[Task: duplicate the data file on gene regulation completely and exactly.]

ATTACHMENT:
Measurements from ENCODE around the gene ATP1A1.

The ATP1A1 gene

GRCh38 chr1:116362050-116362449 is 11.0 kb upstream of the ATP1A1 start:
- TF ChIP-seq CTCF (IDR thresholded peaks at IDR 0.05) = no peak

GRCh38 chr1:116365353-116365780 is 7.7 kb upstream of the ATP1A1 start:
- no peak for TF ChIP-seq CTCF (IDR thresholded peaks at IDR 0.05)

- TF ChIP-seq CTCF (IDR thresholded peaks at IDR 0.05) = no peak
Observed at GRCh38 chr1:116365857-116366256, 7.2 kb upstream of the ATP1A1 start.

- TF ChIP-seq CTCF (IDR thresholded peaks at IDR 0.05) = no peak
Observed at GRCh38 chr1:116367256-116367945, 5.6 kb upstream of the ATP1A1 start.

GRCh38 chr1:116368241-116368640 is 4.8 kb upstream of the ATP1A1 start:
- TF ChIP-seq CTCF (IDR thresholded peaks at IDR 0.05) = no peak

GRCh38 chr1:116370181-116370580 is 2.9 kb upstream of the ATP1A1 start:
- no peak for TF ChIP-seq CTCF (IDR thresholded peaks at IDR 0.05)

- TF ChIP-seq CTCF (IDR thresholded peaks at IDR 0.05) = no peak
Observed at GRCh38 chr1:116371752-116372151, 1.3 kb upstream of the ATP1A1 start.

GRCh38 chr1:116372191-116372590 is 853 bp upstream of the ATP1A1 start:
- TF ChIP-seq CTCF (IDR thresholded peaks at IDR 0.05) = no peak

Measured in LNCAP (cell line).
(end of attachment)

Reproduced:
Measurements from ENCODE around the gene ATP1A1.

The ATP1A1 gene

GRCh38 chr1:116362050-116362449 is 11.0 kb upstream of the ATP1A1 start:
- TF ChIP-seq CTCF (IDR thresholded peaks at IDR 0.05) = no peak

GRCh38 chr1:116365353-116365780 is 7.7 kb upstream of the ATP1A1 start:
- no peak for TF ChIP-seq CTCF (IDR thresholded peaks at IDR 0.05)

- TF ChIP-seq CTCF (IDR thresholded peaks at IDR 0.05) = no peak
Observed at GRCh38 chr1:116365857-116366256, 7.2 kb upstream of the ATP1A1 start.

- TF ChIP-seq CTCF (IDR thresholded peaks at IDR 0.05) = no peak
Observed at GRCh38 chr1:116367256-116367945, 5.6 kb upstream of the ATP1A1 start.

GRCh38 chr1:116368241-116368640 is 4.8 kb upstream of the ATP1A1 start:
- TF ChIP-seq CTCF (IDR thresholded peaks at IDR 0.05) = no peak

GRCh38 chr1:116370181-116370580 is 2.9 kb upstream of the ATP1A1 start:
- no peak for TF ChIP-seq CTCF (IDR thresholded peaks at IDR 0.05)

- TF ChIP-seq CTCF (IDR thresholded peaks at IDR 0.05) = no peak
Observed at GRCh38 chr1:116371752-116372151, 1.3 kb upstream of the ATP1A1 start.

GRCh38 chr1:116372191-116372590 is 853 bp upstream of the ATP1A1 start:
- TF ChIP-seq CTCF (IDR thresholded peaks at IDR 0.05) = no peak

Measured in LNCAP (cell line).